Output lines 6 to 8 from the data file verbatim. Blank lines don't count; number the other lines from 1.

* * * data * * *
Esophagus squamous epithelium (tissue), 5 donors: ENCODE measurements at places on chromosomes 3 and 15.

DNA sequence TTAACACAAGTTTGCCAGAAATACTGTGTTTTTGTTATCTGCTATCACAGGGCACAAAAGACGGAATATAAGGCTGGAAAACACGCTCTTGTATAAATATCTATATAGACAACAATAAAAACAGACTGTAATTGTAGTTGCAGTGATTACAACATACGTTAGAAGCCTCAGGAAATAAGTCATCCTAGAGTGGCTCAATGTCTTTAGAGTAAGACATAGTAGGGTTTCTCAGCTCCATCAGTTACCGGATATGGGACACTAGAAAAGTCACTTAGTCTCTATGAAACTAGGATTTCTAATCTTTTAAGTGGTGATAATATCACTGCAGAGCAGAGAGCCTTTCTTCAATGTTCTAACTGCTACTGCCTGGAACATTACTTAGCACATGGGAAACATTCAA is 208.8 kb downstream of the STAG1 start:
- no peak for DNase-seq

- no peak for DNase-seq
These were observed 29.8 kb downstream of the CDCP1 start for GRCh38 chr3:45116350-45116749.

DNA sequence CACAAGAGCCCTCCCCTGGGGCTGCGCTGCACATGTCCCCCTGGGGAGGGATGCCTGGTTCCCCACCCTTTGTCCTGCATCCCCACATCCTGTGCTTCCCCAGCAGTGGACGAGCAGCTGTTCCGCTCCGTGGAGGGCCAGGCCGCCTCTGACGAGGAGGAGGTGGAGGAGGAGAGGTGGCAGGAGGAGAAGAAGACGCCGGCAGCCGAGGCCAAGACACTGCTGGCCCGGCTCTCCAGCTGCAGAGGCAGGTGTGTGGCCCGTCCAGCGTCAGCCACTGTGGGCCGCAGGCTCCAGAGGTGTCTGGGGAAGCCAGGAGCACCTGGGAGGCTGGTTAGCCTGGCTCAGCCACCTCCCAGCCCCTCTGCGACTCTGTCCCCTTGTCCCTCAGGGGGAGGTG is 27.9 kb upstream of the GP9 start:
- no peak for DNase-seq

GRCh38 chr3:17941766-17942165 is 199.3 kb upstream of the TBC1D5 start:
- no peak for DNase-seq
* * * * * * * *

DNA sequence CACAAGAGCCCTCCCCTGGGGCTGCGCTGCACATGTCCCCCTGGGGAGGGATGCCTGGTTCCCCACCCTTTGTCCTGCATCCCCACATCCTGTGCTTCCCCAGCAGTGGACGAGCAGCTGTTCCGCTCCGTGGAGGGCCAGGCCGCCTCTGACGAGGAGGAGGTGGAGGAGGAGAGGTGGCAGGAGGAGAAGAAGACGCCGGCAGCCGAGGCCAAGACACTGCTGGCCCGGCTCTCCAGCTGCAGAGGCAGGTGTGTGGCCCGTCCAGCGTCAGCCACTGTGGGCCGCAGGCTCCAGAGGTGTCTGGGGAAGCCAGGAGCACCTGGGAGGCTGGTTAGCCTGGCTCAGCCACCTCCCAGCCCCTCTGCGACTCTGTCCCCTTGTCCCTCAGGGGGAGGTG is 27.9 kb upstream of the GP9 start:
- no peak for DNase-seq

GRCh38 chr3:17941766-17942165 is 199.3 kb upstream of the TBC1D5 start: